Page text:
Tummy Trouble

About 2am I decided that I was going to go to the Dr first thing this morning. I should probably have gone earlier this week, as this was the third night out of four that I’d been awake debating the issue. I’d actually been putting it off because I didn’t want to blog about it. It’ll just go away, we always have tummy trouble. No need to make a big deal out of it. I really don’t want to be the oh-poor-missionary, so if you’re going to read further, you’re not allowed to oh-poor-missionary me! Most missionaries that I know in third world countries are pretty comfortable navigating the health systems of mission hospitals and clinics. If you put us in the American health care system though, that’s when you can oh-poor-missionary me. But not today.

Priscilla arrived at 7:30 and I promptly handed the girls off and headed across town. It was a grey sunshiney day that promised some great clouds later.


Our first choice for medical care in Lilongwe is the Partners in Hope clinic and hospital. It’s a nice, large facility, is open 8am to 8pm, and has several doctors on staff – two of whom are missionary friends. If you have an appointment you get to go to the special waiting area with nice cushy chairs, but for today I was in the main waiting area.


I saw Dr Jones and told him of the stomach pain I’d been experiencing intermittently since Saturday. He asked a lot of questions and had some blood work run before we narrowed it down: peptic ulcer. I knew coffee (only 1 cup a day!) had been bothering my usually sensitive tummy, so I stopped drinking it about 2 weeks ago. And then, the most recent aggravation… I’m going to guess it came from KFC on Friday night! Too much grease and my stomach just wasn’t ready for it! Sorry Abi, we’re not going back. I’ll just have to google a copycat recipe for KFC mashed potatoes for you.

Doctors’ offices are not places people usually take lots of pictures, but as I walked back to the waiting room I grabbed a shot of the 3 different eye charts at the end of the hall. The one on the right is the one I’m more familiar with. The one on the left is a capital E and you must be able to distinguish which direction it is facing. But it’s the one in the middle that caught my attention – it’s all pictures or symbols. I could see this being helpful with little kids, but I’m sure it’s in this clinic because not everyone who comes through here knows their letters well enough to navigate the more familiar chart.


Every clinic I’ve been to here in Malawi has its own pharmacy. Partners in Hope has their own as well, though it’s a far cry from the commercial cacophony of the pharmacies I’ve been to in the States. I prefer this kind. This is what I need; Here you go. And I can take care of both the clinic and pharmacy bill at the same time – which are both 100% covered by our insurance, and Partners in Hope files it for us. Thank you easy medical system.


By the time I drove home, those great African clouds filled the sky. This is such a spectacularly beautiful country, even just driving home from the doctor’s office!


I emailed Matt to let him know what the diagnosis was, and he wrote back asking if it would have been better to have had worms. Yep, it would have been. That’s what I thought it was. For worms you can take 1 pill in the morning and 1 in the evening and you’re done – no side effects, just done. For peptic acid, I take a pill every morning, an hour before I eat anything, for 30 days, and should be feeling better in 2 weeks. However, I’m glad to know what the issue is and that it is, relatively, so very easy to treat.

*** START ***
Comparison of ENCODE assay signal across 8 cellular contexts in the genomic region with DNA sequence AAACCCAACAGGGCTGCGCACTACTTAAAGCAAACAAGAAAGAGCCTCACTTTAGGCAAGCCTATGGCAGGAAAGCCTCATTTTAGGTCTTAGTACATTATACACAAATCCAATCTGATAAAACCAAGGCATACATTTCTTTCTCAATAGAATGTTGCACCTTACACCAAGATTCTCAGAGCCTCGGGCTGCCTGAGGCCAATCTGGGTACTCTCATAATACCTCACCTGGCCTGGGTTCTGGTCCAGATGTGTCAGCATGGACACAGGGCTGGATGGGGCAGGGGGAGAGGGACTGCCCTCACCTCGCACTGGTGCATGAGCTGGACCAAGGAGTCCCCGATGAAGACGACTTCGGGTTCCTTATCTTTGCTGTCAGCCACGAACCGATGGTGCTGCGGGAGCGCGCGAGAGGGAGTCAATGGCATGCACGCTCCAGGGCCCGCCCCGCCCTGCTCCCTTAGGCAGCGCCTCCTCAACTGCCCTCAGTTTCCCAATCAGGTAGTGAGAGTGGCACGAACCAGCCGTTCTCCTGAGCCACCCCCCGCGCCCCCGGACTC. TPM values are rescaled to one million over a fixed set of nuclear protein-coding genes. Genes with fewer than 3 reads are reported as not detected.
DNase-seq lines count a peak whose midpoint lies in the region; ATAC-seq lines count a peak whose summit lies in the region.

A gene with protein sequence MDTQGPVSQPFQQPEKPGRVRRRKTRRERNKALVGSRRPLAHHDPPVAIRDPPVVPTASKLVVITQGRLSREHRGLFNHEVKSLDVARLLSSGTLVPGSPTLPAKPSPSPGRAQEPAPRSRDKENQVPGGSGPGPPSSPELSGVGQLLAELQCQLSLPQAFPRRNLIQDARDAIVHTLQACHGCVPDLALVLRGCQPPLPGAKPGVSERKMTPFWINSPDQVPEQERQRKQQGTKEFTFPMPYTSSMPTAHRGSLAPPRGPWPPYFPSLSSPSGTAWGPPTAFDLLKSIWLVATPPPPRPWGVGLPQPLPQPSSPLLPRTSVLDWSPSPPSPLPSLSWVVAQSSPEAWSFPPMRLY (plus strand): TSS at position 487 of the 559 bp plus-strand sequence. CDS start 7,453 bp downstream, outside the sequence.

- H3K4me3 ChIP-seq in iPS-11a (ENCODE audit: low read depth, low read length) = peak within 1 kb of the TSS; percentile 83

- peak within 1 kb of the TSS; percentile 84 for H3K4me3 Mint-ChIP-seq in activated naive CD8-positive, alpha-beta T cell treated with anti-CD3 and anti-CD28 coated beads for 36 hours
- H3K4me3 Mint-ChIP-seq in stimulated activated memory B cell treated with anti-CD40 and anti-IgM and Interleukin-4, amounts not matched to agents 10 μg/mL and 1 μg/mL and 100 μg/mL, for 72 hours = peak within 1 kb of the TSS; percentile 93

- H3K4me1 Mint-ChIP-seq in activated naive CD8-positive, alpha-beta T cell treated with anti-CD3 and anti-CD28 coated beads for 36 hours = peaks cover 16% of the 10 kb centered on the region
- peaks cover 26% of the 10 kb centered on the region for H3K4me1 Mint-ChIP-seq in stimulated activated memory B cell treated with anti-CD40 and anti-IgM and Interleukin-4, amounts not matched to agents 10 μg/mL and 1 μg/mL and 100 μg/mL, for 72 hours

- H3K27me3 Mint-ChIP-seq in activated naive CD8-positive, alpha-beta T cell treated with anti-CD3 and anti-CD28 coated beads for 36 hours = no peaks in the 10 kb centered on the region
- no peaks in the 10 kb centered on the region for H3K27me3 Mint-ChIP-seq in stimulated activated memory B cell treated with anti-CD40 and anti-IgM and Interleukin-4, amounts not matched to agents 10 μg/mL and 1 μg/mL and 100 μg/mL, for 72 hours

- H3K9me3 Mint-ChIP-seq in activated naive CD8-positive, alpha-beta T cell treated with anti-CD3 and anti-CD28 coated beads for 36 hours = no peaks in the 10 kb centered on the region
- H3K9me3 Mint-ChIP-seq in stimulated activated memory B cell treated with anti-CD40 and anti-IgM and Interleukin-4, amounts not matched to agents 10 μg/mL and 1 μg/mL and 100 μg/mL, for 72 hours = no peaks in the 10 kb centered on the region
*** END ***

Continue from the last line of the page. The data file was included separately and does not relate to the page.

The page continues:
My medical adventure took most of the morning, but I was back in time for lunch and to put the girls down for rest time. While they rested, I met with a new lady for counseling. Do you know what I love about counseling? I love the confidence I can have in God’s Word and in the work of His Holy Spirit in the life of a believer. I’m not counseling on my own – I am merely a small part of what God is doing in this person’s life. I love that. It’s still hard work though, and especially meeting with someone for the first time. The weight of sin is heavy and it saddens me. Sometimes we bring the sadness, heartache, and consequences on ourselves with our own sin, and sometimes we experience the sadness, heartache, and consequences of living in a sinful world. Whatever the circumstances, counseling is at the same both a heavy and joyful experience for me.

Speaking of joy, Naomi Joy and I got to talk to Matt this afternoon and sent him this picture while we talked with him on Skype!


It had been a busy day, and a few restless nights this week, so about 5pm I decided that we were going out to dinner. I just didn’t have dinner-making in me tonight. So we headed to Buchanans, a cute little restaurant at a plant nursery that we’ve recently rediscovered. While we waited for our food, the girls kept themselves busy writing me notes (using a stencil!) and drawing me scribble pictures.



Spaghetti and meatballs was on the menu for the girls, and I had the least acidic salad on the menu. =) All tummies left full and content.


Back home, a quick shower for the girls and then their goodnight routine, which includes an ugga-mugga nose rub. Naomi looks like she got a little manhandled in this picture, but she’s a fan of the ugga-mugga so she puts up with it!


The girls are in bed, the house is quiet, and I’m about to head to bed myself, hopefully to sleep through the night with no tummy troubles. Tomorrow’s a big day – grocery shopping day!

2 comments on “Tummy Trouble

  1. Sydney McPeal says:

    Love this, Rachel!

  2. photojaq says:

    Oh dear, and you are soon to have a team of people from FBC! We will try to help out all we can, and even help cooking.

Leave a Reply